A 41-year-old senator, Duque will face his leftist rival, former guerrilla Gustavo Petro, in the run-off on June 17.
With most of the vote counted, Duque had polled 39.7 per cent of the votes, compared to Petro’s 24.8 per cent. Petro beat off a late challenge from former Medellin mayor Sergio Fajardo to narrowly take the second runoff spot.
It was the first presidential poll in half a century free of the threat of the FARC, though Duque, 41, has campaigned strongly on a pledge to rewrite a peace agreement with the former rebel movement.
Polling closed on schedule at 2: 30 am IST after eight hours of “totally normal” voting, said electoral authority chairman Juan Carlos Galindo. Bogota and other major cities reported a high turnout in a country where voter abstention is traditionally around 50 per cent.
The peaceful election was an achievement celebrated by outgoing President Juan Manuel Santos after casting his ballot in Bogota. “So far not a single voting station has had to be moved for security reasons,” he said in a televised speech.
“It’s been many decades since that has happened. In other words, these elections are going to be the most secure, the calmest.” Ironically, the peace Santos made with the FARC, which is now a political party, has opened sharp divisions, reflected in the leading candidates to succeed him.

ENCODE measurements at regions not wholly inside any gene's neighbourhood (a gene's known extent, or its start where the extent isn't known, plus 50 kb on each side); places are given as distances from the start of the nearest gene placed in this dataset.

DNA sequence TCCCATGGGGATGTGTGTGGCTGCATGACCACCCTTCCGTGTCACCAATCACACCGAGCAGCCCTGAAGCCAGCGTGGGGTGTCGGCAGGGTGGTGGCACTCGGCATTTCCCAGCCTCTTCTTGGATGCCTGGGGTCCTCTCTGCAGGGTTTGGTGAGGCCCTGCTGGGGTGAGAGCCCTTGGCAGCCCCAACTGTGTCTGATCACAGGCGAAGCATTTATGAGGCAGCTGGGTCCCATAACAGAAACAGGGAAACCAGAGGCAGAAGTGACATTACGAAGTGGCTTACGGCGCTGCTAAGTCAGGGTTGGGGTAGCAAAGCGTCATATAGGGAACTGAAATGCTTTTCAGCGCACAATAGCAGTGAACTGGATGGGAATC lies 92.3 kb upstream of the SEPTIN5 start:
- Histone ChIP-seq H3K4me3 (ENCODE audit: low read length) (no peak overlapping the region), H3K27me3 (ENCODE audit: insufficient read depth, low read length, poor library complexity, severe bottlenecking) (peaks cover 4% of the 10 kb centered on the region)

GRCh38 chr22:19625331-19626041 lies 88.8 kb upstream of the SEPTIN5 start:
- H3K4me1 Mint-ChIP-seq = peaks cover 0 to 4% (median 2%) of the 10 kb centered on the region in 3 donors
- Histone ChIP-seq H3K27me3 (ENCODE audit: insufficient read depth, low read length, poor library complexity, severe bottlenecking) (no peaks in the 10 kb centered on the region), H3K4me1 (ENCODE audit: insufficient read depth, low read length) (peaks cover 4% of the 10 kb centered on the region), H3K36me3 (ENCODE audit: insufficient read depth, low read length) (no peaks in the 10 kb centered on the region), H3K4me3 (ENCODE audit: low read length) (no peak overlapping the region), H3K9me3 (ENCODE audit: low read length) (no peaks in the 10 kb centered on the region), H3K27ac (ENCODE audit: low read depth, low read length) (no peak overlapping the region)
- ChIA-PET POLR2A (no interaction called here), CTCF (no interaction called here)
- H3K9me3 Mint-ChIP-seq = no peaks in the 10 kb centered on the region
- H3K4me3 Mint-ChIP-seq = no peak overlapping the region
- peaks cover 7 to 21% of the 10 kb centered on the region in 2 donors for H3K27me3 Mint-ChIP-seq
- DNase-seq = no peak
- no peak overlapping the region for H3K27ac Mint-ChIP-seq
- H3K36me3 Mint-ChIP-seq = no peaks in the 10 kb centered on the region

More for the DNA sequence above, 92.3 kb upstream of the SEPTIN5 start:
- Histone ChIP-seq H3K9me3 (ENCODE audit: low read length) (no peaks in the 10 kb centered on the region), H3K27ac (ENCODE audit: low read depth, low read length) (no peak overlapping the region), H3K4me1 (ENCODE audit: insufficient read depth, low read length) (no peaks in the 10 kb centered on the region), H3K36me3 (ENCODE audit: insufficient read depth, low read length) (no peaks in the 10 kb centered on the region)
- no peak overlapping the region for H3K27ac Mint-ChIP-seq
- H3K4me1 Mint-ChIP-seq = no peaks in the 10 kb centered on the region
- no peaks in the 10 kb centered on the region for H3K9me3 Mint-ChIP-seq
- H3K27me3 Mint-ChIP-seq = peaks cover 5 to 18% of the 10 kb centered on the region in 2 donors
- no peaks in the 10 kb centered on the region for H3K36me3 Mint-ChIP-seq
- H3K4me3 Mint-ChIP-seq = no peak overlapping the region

Duque has vowed to rewrite an accord he sees as too lenient on a group that waged a decades-long war of terror in Colombia before transforming itself into a political party. “I want a country of legality, a full-on fight against corruption, a country where peace can breathe throughout the land,” said Duque after casting his ballot in Bogota.
Outside one Bogota polling station, Paula Rubio, 38, said she voted for Duque “to maintain order in the country.” Petro, a former member of the disbanded M-19 rebel group, has defied expectations in a country where presidential elections have traditionally been the domain of the right.
Petro said he wanted a Colombia “present and future” without hatred or vengeance and to leave behind “the machinery of corruption.” The 58-year-old rallied many Colombians with his campaign speeches against inequality and corruption, making him the country’s first leftist candidate going to the second round of a presidential poll.